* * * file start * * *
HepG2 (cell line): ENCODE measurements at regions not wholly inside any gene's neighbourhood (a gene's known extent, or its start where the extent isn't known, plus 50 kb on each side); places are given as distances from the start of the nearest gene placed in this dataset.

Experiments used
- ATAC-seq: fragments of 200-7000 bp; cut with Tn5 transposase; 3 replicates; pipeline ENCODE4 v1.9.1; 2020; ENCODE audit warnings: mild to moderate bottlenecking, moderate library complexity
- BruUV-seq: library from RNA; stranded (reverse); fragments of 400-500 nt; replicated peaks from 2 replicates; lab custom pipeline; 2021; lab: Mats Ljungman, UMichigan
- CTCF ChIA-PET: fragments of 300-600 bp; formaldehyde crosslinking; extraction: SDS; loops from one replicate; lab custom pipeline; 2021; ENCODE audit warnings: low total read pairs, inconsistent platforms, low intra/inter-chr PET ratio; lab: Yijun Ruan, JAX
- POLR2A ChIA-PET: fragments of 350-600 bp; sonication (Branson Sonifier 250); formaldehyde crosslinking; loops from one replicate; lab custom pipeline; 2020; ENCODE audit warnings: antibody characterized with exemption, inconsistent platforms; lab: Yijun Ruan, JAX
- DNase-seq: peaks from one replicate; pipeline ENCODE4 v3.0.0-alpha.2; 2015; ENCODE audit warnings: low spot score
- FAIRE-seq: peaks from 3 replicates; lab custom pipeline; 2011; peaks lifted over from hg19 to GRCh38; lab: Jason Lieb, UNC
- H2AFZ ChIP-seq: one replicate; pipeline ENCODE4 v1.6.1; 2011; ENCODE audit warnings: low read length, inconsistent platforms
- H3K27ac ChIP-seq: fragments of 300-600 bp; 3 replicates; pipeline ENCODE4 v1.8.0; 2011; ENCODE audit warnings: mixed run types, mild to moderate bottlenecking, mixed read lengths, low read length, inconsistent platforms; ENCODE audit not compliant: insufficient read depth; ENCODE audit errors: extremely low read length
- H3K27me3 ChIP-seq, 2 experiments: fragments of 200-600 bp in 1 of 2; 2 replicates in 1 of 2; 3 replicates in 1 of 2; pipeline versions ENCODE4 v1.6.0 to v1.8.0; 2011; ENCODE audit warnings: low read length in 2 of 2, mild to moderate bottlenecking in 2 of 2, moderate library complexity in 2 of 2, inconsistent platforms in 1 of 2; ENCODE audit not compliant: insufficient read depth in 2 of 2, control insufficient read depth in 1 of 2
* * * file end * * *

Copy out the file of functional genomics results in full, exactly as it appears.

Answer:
HepG2 (cell line): ENCODE measurements at regions not wholly inside any gene's neighbourhood (a gene's known extent, or its start where the extent isn't known, plus 50 kb on each side); places are given as distances from the start of the nearest gene placed in this dataset.

Experiments used
- ATAC-seq: fragments of 200-7000 bp; cut with Tn5 transposase; 3 replicates; pipeline ENCODE4 v1.9.1; 2020; ENCODE audit warnings: mild to moderate bottlenecking, moderate library complexity
- BruUV-seq: library from RNA; stranded (reverse); fragments of 400-500 nt; replicated peaks from 2 replicates; lab custom pipeline; 2021; lab: Mats Ljungman, UMichigan
- CTCF ChIA-PET: fragments of 300-600 bp; formaldehyde crosslinking; extraction: SDS; loops from one replicate; lab custom pipeline; 2021; ENCODE audit warnings: low total read pairs, inconsistent platforms, low intra/inter-chr PET ratio; lab: Yijun Ruan, JAX
- POLR2A ChIA-PET: fragments of 350-600 bp; sonication (Branson Sonifier 250); formaldehyde crosslinking; loops from one replicate; lab custom pipeline; 2020; ENCODE audit warnings: antibody characterized with exemption, inconsistent platforms; lab: Yijun Ruan, JAX
- DNase-seq: peaks from one replicate; pipeline ENCODE4 v3.0.0-alpha.2; 2015; ENCODE audit warnings: low spot score
- FAIRE-seq: peaks from 3 replicates; lab custom pipeline; 2011; peaks lifted over from hg19 to GRCh38; lab: Jason Lieb, UNC
- H2AFZ ChIP-seq: one replicate; pipeline ENCODE4 v1.6.1; 2011; ENCODE audit warnings: low read length, inconsistent platforms
- H3K27ac ChIP-seq: fragments of 300-600 bp; 3 replicates; pipeline ENCODE4 v1.8.0; 2011; ENCODE audit warnings: mixed run types, mild to moderate bottlenecking, mixed read lengths, low read length, inconsistent platforms; ENCODE audit not compliant: insufficient read depth; ENCODE audit errors: extremely low read length
- H3K27me3 ChIP-seq, 2 experiments: fragments of 200-600 bp in 1 of 2; 2 replicates in 1 of 2; 3 replicates in 1 of 2; pipeline versions ENCODE4 v1.6.0 to v1.8.0; 2011; ENCODE audit warnings: low read length in 2 of 2, mild to moderate bottlenecking in 2 of 2, moderate library complexity in 2 of 2, inconsistent platforms in 1 of 2; ENCODE audit not compliant: insufficient read depth in 2 of 2, control insufficient read depth in 1 of 2